In wrapping today’s great thing up, two bits of fun.  First of all, here’s the website for another letter-writing humorist.  The author messes with folks a bit more full-on then Lazlo does.  Though one might find it derivative of the Lazlo stuff, this guy gets a pass.  First of all, he’s Australian.  Secondly, the author is of a very different generation.  So, it’s unlikely that it’s a direct idea-swipe–unlike the Letters from a Nut books that came out a few years ago.  Seinfeld is more of Novello’s comedy class and will (or SHOULD) have been familiar with his work.  Now, I haven’t read the Nut series of books but I sort of don’t want to, on principle.  I’m loyal.  I don’t mean to Seinfeld-bash…but the guy, in promoting these books, never really seemed to comment on how similar it all was to the Lazlo projects…come on now…

Anyway, I think you’ll find that there’s some very funny stuff here:  27b/6

Secondly, here’s a recent appearance by Don Novello on The Colbert Report.  He’s in Fr. Sarducci mode.  It makes me feel good to know that he’s still out there being funny.  Additionally, he soooo looks like my Dad in this here clip.  Enjoy:

Vodpod videos no longer available.


Filed under Characters, comedy, Literature, People

The Girl With The Amazing Casting Abilities

I’ve just finished reading The Millenium Trilogy by Stieg Larsson.  You know that book that everyone’s going bonkers about right now?  The Girl With the Dragon Tattoo?  Well, that book is the first novel of The Millenium Trilogy.  It’s a page burning read, whip-smart, with cracking characters and even a strong feminist outlook thrown in.  I really enjoyed it.  Sweden has already adapted TGWTDT and the second book, The Girl Who Played With Fire and are almost finished filming the final installment, The Girl Who Kicked The Hornets Nest, I do believe.

The Swedish films are well-reviewed (the first a bit more so than the second) and I’m excited to watch them now that I’ve finally finished the series.  Never one to ignore potential profit, Hollywood is, of course, adapting the trilogy for the big screen as well.  Purists and foreign cinema snobs lovers everywhere are going apeshit.  Why can’t everyone just watch the Swedish ones this and Hollywood’s gonna mess it up that.  Well, I can’t say that having two film versions of an awesome book upsets me in the least.  I’ll be just as excited to watch the Yankee version as I am to watch the Swede ones.  I mean, have a little faith, folks…at least David Fincher is directing them and not Joel Schumacher.

Anyway, one area that the new US versions have to tread carefully upon is the casting.  People are precious with these characters, especially that of the fascinating and Aspergic heroine Lisbeth Salander.  I LOVE playing casting director and have decided to use today’s great thing space to do so.  I think my choices are solid and I’ve explained why as/when necessary.  For the ones that I don’t provide rationale for, know this:  I picked them because it’s who I visualized playing the part in my head as I read it.  Still, even without explanation, I think my instincts are good.  Nay…not good…Great!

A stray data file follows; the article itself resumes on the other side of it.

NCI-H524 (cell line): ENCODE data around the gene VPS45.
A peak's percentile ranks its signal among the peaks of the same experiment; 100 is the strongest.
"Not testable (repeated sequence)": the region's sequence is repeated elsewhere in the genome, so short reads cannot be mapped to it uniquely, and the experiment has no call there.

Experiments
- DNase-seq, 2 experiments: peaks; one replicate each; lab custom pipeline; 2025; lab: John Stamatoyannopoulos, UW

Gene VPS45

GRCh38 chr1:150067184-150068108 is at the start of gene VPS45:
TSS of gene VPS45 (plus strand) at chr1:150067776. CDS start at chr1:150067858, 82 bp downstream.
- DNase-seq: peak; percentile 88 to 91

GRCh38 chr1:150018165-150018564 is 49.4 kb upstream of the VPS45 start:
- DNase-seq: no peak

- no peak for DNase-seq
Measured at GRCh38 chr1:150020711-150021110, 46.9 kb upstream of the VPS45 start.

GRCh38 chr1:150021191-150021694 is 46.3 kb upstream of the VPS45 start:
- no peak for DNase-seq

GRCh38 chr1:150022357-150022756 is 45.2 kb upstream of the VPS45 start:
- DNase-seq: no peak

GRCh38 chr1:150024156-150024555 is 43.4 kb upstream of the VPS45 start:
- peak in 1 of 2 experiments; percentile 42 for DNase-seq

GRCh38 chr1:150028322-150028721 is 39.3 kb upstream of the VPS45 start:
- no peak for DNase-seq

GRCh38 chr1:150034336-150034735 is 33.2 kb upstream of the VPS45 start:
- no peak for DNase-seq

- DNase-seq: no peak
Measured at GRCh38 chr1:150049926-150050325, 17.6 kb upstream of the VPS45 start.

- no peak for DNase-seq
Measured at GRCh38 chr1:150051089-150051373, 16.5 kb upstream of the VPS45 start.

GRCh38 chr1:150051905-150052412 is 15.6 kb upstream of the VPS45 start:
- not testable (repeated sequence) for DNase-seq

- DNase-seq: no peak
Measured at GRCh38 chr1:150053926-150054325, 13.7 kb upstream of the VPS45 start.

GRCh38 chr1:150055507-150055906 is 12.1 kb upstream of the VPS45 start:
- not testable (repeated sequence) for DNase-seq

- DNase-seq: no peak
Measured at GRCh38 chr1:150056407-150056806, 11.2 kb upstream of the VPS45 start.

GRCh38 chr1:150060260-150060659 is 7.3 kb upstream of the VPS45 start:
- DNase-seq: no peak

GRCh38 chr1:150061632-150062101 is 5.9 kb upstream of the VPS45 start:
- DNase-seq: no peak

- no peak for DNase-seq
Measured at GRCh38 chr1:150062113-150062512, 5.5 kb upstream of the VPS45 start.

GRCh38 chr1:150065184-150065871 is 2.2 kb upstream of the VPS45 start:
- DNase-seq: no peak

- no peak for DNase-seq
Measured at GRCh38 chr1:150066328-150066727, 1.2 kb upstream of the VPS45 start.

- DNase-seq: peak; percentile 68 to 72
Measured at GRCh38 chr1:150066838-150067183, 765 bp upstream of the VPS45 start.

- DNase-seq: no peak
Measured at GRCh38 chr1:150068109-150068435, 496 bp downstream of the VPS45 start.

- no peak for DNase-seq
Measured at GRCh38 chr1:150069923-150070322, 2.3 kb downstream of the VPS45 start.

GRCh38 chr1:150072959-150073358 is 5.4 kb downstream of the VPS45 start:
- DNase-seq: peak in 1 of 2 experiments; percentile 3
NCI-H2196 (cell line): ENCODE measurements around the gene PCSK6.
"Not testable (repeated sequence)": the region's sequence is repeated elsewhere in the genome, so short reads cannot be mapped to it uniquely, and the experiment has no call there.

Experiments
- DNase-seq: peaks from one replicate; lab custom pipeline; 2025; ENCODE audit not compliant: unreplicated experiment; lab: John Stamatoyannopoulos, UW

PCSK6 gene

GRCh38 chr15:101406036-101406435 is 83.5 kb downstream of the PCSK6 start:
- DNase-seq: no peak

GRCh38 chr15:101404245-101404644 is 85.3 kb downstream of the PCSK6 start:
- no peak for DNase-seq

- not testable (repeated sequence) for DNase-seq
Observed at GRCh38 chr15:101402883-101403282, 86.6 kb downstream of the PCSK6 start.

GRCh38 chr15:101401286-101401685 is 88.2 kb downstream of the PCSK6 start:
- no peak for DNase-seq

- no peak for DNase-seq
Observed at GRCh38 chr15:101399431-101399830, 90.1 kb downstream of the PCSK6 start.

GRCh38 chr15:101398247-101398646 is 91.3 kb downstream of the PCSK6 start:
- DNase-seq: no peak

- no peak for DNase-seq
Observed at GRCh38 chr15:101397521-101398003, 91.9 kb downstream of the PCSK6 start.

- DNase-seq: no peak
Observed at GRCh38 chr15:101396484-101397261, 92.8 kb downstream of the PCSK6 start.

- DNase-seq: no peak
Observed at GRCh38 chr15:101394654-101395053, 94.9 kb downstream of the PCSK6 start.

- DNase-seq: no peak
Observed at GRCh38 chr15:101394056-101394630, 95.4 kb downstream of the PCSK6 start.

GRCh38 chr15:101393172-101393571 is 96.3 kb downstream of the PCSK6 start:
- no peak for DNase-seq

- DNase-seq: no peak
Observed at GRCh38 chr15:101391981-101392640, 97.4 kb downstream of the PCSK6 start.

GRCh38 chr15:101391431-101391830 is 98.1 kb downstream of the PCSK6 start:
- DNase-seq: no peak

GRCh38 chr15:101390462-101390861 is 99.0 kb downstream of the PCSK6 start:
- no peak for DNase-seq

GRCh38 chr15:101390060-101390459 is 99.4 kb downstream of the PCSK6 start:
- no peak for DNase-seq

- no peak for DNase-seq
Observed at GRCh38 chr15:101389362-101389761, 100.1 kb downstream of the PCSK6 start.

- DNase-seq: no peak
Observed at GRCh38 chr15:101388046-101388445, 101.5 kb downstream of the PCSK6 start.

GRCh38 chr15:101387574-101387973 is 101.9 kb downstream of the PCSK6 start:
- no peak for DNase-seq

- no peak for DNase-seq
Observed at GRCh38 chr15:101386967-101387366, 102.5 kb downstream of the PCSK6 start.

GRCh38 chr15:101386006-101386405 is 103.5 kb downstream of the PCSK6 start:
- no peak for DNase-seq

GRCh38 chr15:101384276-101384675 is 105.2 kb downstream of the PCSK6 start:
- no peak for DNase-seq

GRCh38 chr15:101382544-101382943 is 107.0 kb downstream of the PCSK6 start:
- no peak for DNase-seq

139.  The Millenium Trilogy (a ‘Kate Casts The Film’ Blog Entry) I warn you now:  some minor spoilers ahead if you haven’t read the books but intend to do so, you may just want to give this one a pass…

some minor spoilers ahead

some minor spoilers ahead

some minor spoilers ahead

some minor spoilers ahead

some minor spoilers ahead

some minor spoilers ahead

some minor spoilers ahead

some minor spoilers ahead

I’m casting all of the books, not just the first one.  Let’s start with some of the supporting characters, shall we?

Henrik Vanger:  Christopher Plummer…I dunno.  He looks vaguely Swedish and also like a billionaire industrialist.

Retired industrialist...looking for answers to long-time unsolved murder

Holger Palmgren: Armin Mueller-Stahl.  I even knew how to spell his name without looking it up.  Check me.

Kindly Guardian

Nils Bjurman-:  Geoffery Rush

Sadistic Pig, Pervert, and The Rest

Jan Bublanski: Richard Jenkins

Good cop.

Evert Gullberg:  Robert Duvall

Retired Sectionist

Peter Teleborian:  David Tennant.  He’s played charming lots.  I think he could also do smarmy academic if he wanted.

Highly Respected Weasel

Detective Modig:  Sonja Sohn.  The book never describes her as black, but why not cast an actress of color?  Sohn has played police well before and she also comes across as someone who wants to do the right thing in any given situation.

Reliably Moral

Detective Faste: Jack O’Halloran…yeah that’s right.  The guy who played Non in Superman 2 and Emil Muzz in Dragnet. Awesome.  Somebody give this legend a job!

Bad Cop

Ronald Niedermann: Peter Hermann.  This man isn’t really a recognizable name yet, but he’s a big fella (six-foot five) who could easily step into the shoes of the merciless German giant.  He’s been on television loads and he’s also Mariska Hargitay’s husband.


Monica Figuerola: Franka Potente–the former Run Lola Run and Bourne films star is almost five foot nine and looks like she could add muscle to her frame easily if she picked up a dumbbell and added magical powdered nonsense weight-gain shakes to her diet.

Sapo Superhero

Zalachenko: Zeljko Ivanek–And not just because he has an already Eastern Bloc sounding name.  He’s wiry, small, and can be quite a vicious actor when it calls for him to be.

Baddie Daddie

Miriam Wu: Kelly Hu…because she was smokin’ hot as Lady Deathstrike in X2.  She’s proven that she can throw some highkicks.  Also, I’d like to see her in a more dramatic role.